Belfast Telegraph

Danske Bank payout to deaf Belfast woman over handling of call

Fiona McKendry
Fiona McKendry
Adrian Rutherford

By Adrian Rutherford

A profoundly deaf woman who took a disability discrimination case against a bank has received a £2,000 payout.

Fiona McKendry experienced problems after contacting Danske Bank to report fraudulent activity on her account.

Ms McKendry, who is in her 30s and from Belfast, wears hearing aids in both ears and is a skilled lip reader.

When she spotted the attempted fraud, she checked the bank's website for guidance and made contact via telephone as instructed, with the help of her brother.

She said the employee who took the call refused her service as she was using her brother as an intermediary on the call.

Ms McKendry explained: "I asked my brother to explain my disability and to ask for a reasonable adjustment to enable me to act quickly on fraudulent activity on my bank account.

"I didn't want my brother to act for me, I wanted him to relay the instructions of the bank employee to me and I would respond via the speaker phone.

"Even though the bank employee said he could hear me, the account holder, he refused me service because I was lip-reading the information the employee provided to my brother via speaker phone.

"I could see attempted transactions happening on my account while this call was ongoing and was extremely worried."

The bank had blocked the card immediately after her phone call, but following what she saw as a refusal of service, Ms McKendry contacted her bank via secure messaging on its online app.

The app said it could take three to five days or more to get a response.

Ms McKendry felt the situation was more urgent.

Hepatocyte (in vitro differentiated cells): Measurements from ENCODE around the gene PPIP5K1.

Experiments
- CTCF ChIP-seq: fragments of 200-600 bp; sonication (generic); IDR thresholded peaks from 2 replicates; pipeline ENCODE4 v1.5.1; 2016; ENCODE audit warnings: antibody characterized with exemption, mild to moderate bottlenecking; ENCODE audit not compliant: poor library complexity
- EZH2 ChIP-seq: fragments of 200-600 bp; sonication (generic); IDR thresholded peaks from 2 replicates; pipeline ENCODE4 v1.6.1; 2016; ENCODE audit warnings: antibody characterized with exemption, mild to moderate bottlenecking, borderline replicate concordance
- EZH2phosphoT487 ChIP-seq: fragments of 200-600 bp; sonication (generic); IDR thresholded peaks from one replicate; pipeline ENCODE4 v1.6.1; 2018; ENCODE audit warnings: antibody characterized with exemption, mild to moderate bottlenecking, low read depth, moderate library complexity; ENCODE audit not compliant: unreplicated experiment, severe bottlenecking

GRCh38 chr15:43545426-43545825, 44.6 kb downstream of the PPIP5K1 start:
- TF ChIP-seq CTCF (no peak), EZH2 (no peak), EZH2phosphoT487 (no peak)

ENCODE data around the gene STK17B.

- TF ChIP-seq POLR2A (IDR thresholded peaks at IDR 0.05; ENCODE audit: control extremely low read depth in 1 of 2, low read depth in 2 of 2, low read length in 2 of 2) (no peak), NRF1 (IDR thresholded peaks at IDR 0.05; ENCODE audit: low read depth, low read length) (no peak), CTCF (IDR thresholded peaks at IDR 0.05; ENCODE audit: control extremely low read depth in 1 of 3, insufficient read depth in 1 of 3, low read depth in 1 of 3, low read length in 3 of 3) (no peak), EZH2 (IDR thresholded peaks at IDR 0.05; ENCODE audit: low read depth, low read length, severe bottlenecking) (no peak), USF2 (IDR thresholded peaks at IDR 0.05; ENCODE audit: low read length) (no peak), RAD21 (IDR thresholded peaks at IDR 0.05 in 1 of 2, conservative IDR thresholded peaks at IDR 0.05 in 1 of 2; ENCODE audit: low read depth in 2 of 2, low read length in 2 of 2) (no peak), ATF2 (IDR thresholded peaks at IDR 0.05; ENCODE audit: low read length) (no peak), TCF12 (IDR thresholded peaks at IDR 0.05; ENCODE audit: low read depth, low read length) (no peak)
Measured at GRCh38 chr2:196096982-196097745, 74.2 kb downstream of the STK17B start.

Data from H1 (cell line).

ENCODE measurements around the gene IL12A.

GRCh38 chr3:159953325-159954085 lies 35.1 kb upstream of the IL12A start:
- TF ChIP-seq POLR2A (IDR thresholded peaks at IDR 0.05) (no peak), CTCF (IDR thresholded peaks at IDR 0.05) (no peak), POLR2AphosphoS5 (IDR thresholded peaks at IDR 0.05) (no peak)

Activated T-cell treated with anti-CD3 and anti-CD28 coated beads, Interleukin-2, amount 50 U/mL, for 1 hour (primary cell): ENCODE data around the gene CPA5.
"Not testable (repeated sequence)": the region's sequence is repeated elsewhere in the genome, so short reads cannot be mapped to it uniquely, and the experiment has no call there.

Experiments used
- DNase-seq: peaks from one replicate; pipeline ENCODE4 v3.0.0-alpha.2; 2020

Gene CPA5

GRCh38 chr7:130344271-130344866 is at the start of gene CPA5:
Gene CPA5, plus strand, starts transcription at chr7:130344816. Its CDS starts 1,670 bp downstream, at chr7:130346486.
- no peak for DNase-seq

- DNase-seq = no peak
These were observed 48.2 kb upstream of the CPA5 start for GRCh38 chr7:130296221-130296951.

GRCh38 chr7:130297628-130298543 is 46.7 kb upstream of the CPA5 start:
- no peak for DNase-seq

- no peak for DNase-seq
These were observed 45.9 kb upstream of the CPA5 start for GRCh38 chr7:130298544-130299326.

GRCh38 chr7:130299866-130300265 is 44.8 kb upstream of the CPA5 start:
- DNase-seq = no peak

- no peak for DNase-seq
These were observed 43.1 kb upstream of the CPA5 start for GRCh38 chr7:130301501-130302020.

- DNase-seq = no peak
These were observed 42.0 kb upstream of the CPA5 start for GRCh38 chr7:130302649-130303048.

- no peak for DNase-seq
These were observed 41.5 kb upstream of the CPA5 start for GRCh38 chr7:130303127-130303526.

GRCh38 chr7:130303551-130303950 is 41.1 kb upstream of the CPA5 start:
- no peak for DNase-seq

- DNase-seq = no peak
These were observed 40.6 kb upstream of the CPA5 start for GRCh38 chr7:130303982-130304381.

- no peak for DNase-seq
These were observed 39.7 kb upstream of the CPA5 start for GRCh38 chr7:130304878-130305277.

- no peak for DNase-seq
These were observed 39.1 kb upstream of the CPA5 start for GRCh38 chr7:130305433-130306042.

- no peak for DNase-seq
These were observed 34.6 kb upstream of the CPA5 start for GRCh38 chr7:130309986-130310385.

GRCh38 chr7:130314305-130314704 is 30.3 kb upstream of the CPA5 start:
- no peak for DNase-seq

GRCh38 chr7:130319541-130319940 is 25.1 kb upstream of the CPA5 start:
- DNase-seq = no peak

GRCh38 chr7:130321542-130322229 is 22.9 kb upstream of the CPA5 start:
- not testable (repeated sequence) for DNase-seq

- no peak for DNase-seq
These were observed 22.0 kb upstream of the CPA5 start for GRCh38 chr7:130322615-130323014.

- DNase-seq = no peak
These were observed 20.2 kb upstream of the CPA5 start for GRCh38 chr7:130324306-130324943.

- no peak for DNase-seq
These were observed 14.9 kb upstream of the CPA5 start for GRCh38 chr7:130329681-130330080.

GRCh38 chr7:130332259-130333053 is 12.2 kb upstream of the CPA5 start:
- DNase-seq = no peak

The next morning she was invited to meet the branch manager who confirmed that her card had been blocked following her call, her account was safe and missing funds would be reinstated.

The manager suggested putting in place a mandate that would give her brother access and transaction rights to her accounts.

Ms McKendry rejected this, saying she is well capable of managing her financial affairs herself.

She made a formal complaint to Danske Bank and contacted the Equality Commission.

A disability discrimination case was taken against Northern Bank Ltd, which trades as Danske Bank, with the help of the Equality Commission.

In settling the case, Northern Bank Ltd paid Ms McKendry £2,000 without admission of liability, and has made adjustments to its services.

Ms McKendry said she found the episode "hugely frustrating" and welcomed the bank's move to put in place technology she can use to contact it in a hurry.

Danske Bank said: "Our award-winning local contact centre has since invested in market leading voice biometrics technology to help customers more easily identify themselves securely.

"We have been happy to work with Ms McKendry and the Equality Commission to help deliver better outcomes.

"We also recently became the only company in Northern Ireland to sign up to The Valuable 500, a global movement of organisations who pledge to promote disability inclusion and place it on the board agenda in 2019."

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